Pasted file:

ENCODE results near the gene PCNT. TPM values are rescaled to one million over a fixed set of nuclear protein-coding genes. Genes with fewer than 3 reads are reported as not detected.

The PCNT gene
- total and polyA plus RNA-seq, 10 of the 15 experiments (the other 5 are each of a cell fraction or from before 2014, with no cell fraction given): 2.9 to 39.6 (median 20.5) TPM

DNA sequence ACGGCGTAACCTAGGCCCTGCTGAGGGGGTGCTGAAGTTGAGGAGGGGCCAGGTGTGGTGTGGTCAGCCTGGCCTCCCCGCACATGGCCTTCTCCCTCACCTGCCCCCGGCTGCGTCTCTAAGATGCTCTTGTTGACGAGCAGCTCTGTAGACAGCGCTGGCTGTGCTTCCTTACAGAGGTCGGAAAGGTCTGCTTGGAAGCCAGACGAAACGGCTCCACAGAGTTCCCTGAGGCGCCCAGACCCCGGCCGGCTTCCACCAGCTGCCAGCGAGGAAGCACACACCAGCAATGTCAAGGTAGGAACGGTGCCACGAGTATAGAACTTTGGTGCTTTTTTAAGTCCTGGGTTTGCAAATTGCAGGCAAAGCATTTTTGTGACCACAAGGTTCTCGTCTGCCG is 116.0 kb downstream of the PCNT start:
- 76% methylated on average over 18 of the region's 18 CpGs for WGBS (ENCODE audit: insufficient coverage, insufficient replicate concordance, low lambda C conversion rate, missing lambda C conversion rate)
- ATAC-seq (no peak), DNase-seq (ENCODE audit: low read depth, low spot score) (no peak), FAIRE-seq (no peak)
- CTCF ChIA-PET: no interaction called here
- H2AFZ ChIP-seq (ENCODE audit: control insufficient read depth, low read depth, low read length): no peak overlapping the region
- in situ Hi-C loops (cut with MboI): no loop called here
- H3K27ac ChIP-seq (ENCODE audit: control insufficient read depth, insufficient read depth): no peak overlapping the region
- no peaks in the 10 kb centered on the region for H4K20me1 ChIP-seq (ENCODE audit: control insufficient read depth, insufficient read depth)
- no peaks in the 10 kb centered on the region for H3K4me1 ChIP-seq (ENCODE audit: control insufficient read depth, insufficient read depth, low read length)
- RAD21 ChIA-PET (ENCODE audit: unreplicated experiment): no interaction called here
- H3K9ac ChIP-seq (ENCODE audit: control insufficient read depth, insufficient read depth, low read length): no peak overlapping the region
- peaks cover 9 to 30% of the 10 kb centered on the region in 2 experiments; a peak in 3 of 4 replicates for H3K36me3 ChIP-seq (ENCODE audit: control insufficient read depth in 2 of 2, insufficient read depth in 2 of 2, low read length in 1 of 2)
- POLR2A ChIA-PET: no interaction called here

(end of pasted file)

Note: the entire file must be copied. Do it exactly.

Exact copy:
ENCODE results near the gene PCNT. TPM values are rescaled to one million over a fixed set of nuclear protein-coding genes. Genes with fewer than 3 reads are reported as not detected.

The PCNT gene
- total and polyA plus RNA-seq, 10 of the 15 experiments (the other 5 are each of a cell fraction or from before 2014, with no cell fraction given): 2.9 to 39.6 (median 20.5) TPM

DNA sequence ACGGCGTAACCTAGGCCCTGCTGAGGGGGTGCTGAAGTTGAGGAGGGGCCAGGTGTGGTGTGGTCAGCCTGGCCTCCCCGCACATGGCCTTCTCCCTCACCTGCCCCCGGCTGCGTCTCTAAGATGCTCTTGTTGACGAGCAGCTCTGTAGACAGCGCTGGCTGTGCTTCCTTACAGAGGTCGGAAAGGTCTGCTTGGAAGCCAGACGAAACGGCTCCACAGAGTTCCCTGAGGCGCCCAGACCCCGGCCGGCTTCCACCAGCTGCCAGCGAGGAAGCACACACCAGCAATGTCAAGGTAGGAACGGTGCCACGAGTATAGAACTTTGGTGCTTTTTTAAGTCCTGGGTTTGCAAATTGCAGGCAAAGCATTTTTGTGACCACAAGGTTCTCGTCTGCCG is 116.0 kb downstream of the PCNT start:
- 76% methylated on average over 18 of the region's 18 CpGs for WGBS (ENCODE audit: insufficient coverage, insufficient replicate concordance, low lambda C conversion rate, missing lambda C conversion rate)
- ATAC-seq (no peak), DNase-seq (ENCODE audit: low read depth, low spot score) (no peak), FAIRE-seq (no peak)
- CTCF ChIA-PET: no interaction called here
- H2AFZ ChIP-seq (ENCODE audit: control insufficient read depth, low read depth, low read length): no peak overlapping the region
- in situ Hi-C loops (cut with MboI): no loop called here
- H3K27ac ChIP-seq (ENCODE audit: control insufficient read depth, insufficient read depth): no peak overlapping the region
- no peaks in the 10 kb centered on the region for H4K20me1 ChIP-seq (ENCODE audit: control insufficient read depth, insufficient read depth)
- no peaks in the 10 kb centered on the region for H3K4me1 ChIP-seq (ENCODE audit: control insufficient read depth, insufficient read depth, low read length)
- RAD21 ChIA-PET (ENCODE audit: unreplicated experiment): no interaction called here
- H3K9ac ChIP-seq (ENCODE audit: control insufficient read depth, insufficient read depth, low read length): no peak overlapping the region
- peaks cover 9 to 30% of the 10 kb centered on the region in 2 experiments; a peak in 3 of 4 replicates for H3K36me3 ChIP-seq (ENCODE audit: control insufficient read depth in 2 of 2, insufficient read depth in 2 of 2, low read length in 1 of 2)
- POLR2A ChIA-PET: no interaction called here